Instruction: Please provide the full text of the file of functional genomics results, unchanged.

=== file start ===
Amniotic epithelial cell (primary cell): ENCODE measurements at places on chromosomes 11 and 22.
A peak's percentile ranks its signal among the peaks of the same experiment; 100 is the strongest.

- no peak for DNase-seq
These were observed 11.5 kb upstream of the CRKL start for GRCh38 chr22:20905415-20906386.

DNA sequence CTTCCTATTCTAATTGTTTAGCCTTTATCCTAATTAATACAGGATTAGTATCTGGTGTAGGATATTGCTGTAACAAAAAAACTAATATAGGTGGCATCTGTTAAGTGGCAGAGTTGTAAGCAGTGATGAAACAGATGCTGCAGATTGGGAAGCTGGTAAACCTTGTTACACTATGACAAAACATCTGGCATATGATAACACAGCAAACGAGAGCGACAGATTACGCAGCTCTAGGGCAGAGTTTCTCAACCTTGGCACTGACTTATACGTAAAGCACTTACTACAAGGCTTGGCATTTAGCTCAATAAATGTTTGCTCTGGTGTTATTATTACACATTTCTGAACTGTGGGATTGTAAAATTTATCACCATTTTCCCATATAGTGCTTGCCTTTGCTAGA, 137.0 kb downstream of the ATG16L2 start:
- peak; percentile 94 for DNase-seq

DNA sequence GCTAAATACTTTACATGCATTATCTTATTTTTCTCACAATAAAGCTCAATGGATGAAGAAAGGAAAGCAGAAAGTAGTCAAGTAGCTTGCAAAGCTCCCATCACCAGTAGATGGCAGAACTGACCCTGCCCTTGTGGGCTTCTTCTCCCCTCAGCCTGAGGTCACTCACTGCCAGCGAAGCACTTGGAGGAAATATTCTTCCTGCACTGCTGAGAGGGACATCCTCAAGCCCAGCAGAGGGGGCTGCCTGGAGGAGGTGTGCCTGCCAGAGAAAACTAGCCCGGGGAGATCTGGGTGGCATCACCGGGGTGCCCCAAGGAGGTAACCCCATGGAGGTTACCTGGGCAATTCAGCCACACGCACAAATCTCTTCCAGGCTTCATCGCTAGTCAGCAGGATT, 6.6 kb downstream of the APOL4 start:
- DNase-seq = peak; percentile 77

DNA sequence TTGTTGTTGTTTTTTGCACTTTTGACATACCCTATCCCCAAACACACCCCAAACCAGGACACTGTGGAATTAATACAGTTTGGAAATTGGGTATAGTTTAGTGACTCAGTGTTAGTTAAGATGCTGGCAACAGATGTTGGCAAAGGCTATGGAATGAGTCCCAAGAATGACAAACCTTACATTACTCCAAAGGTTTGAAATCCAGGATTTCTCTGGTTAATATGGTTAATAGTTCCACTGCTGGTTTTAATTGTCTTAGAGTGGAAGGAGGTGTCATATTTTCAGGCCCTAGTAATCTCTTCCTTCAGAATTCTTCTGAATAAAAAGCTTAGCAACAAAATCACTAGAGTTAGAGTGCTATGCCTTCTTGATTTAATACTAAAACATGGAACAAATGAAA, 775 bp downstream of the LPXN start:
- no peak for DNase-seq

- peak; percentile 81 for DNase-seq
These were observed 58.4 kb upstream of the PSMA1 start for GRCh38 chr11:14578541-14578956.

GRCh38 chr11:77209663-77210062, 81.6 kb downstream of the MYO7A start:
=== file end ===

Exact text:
Amniotic epithelial cell (primary cell): ENCODE measurements at places on chromosomes 11 and 22.
A peak's percentile ranks its signal among the peaks of the same experiment; 100 is the strongest.

- no peak for DNase-seq
These were observed 11.5 kb upstream of the CRKL start for GRCh38 chr22:20905415-20906386.

DNA sequence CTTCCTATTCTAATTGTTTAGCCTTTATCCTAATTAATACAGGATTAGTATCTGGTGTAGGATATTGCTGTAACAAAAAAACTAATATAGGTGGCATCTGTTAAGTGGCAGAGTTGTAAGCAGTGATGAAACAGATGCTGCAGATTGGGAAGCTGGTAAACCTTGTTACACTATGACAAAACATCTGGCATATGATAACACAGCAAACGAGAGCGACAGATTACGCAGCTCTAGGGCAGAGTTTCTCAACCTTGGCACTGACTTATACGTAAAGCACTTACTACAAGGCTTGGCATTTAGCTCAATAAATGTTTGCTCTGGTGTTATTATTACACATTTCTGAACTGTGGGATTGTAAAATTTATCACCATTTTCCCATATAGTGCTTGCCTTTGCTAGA, 137.0 kb downstream of the ATG16L2 start:
- peak; percentile 94 for DNase-seq

DNA sequence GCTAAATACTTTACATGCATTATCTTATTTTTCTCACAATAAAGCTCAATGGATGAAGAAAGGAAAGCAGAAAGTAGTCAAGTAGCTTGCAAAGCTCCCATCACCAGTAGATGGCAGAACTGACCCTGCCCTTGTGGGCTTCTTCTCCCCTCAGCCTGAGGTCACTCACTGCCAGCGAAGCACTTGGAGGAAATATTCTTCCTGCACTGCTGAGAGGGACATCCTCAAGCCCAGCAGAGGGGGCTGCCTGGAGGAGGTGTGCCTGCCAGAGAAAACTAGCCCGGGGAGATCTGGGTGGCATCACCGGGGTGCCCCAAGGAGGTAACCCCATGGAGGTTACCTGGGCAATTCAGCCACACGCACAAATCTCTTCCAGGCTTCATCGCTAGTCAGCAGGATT, 6.6 kb downstream of the APOL4 start:
- DNase-seq = peak; percentile 77

DNA sequence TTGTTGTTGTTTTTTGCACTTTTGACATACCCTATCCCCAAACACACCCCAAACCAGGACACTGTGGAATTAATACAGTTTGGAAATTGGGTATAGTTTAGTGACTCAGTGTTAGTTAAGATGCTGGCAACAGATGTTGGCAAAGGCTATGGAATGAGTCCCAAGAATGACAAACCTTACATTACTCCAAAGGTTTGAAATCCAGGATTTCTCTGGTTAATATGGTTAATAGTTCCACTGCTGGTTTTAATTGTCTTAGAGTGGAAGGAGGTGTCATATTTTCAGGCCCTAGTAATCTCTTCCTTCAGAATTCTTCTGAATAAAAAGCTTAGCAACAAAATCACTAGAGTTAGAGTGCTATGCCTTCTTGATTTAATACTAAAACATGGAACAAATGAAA, 775 bp downstream of the LPXN start:
- no peak for DNase-seq

- peak; percentile 81 for DNase-seq
These were observed 58.4 kb upstream of the PSMA1 start for GRCh38 chr11:14578541-14578956.

GRCh38 chr11:77209663-77210062, 81.6 kb downstream of the MYO7A start: